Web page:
Tuesday, October 30, 2007

Jake and Ginger: My attempt to adopt a second dog

This weekend I went to the Wisconsin Humane Society twice. First to check out a dog named Jake, then to have him meet Ginger. I had high hopes: Jake is a 9½-year-old shepherd husky mix. He’s black with brown paws and a bushy tail. He’s peppy but doesn’t need a lot of exercise. His paperwork described him as “shy and lacking confidence” and “needing his own quiet space,” but he was so sweet — I love dogs who lean into you when you pet them — I thought maybe he’d defer to Ginger and we could be a party of three.

Jake and Ginger are very different dogs. He has a smooth blocky head that doesn’t quite match his wavy fur. And he’s bear-like: round and stocky. Chubby with good teeth, someone took good care of him. (He doesn't really look like his photo. Also, his ears are floppier in person.) Ginger, on the other hand, has an Everydog quality about her. Even though she has super-expressive eyes and a pink-flecked gumdrop nose and can flip her ears inside out, what you’d first notice about her is that she looks like a prototypical dog. Personality-wise, they are also different. Jake is not motivated by food, toys, or exercise — and only mildly by praise. A nice laid-back guy. Ginger, on the other hand, vacuums up food and makes eye contact when she ignores commands. Very alpha.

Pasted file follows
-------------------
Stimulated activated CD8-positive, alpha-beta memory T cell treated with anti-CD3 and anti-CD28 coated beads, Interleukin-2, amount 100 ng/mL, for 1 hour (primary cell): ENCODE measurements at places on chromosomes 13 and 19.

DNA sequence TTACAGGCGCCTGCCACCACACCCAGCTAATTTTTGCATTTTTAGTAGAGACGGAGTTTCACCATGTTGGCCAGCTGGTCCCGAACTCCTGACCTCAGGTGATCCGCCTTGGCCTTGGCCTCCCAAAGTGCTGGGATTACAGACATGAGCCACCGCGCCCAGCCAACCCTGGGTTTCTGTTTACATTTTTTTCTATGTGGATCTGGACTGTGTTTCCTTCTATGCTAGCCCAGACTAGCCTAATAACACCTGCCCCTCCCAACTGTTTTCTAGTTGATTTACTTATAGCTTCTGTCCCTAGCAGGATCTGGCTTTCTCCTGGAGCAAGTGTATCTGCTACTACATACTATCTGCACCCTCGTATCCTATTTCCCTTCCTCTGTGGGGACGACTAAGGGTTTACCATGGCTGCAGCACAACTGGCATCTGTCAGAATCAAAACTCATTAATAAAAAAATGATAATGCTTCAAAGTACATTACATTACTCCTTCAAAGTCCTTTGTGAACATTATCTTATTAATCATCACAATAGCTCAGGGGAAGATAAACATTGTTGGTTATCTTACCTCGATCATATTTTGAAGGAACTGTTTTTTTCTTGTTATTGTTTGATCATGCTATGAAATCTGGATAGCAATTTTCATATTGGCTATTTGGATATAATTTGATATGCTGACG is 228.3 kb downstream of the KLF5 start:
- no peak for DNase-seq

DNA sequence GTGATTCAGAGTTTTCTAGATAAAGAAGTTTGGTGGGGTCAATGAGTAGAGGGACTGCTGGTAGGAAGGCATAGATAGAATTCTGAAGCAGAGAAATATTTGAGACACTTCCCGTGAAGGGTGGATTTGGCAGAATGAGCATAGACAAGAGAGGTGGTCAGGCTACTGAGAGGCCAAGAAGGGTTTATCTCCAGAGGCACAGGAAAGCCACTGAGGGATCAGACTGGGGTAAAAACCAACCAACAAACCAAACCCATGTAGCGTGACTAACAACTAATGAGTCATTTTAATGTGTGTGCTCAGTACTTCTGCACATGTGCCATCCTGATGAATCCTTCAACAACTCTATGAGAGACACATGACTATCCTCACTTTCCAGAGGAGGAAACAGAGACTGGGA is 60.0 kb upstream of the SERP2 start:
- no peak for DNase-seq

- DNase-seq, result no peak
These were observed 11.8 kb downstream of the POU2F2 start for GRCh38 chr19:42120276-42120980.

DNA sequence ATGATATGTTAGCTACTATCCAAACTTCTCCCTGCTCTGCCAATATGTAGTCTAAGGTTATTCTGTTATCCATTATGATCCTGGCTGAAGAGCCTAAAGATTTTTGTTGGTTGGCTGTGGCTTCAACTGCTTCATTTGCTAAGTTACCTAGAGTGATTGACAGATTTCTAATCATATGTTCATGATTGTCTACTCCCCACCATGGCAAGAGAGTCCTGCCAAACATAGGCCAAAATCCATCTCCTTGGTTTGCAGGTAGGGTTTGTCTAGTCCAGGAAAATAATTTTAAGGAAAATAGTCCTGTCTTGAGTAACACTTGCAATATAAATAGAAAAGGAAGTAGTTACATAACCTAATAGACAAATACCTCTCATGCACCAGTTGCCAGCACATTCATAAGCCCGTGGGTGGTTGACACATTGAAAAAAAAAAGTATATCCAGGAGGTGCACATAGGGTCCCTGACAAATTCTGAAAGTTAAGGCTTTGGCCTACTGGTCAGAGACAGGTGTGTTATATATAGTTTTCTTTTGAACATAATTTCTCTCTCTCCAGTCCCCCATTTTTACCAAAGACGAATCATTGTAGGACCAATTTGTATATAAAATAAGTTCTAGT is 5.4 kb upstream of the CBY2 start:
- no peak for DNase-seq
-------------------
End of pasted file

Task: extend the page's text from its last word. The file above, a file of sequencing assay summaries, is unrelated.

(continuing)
The adoption counselor brought Jake outside and Ginger barked at him. They sniffed each other and he licked her mouth (a sign of submission, apparently). Then Ginger stood next to Jake, barking nonstop while he kept his back turned. This was actually okay until she tried to show her dominance by climbing on top of him. He snarled at her — not a good match. All of this transpired over maybe ten minutes. For most of that time, though, things were going okay, not horribly. Which makes me wonder: could they have worked it out? Isn't that what dogs do? They may pace and growl, but eventually, they fall into a comfortable relationship.

Jake is the third dog I’ve taken Ginger to meet and the one she best tolerated. But since she’s an older lady, I think she prefers to be the only dog. Around other dogs, she seems to demand both attention and submission, and who could keep up with that? I don't know how to find her a companion, but pairing a lover and a fighter isn't in the cards.

1 comment:

michelle said...

I'm so sad that it didn't work out. I do wonder if the Humane Society folks aren't a bit conservative with their "approvals"--I guess they want to be safe rather than sorry, but it is definitely hard on the owner.

I hope you find a new friend for Gigi!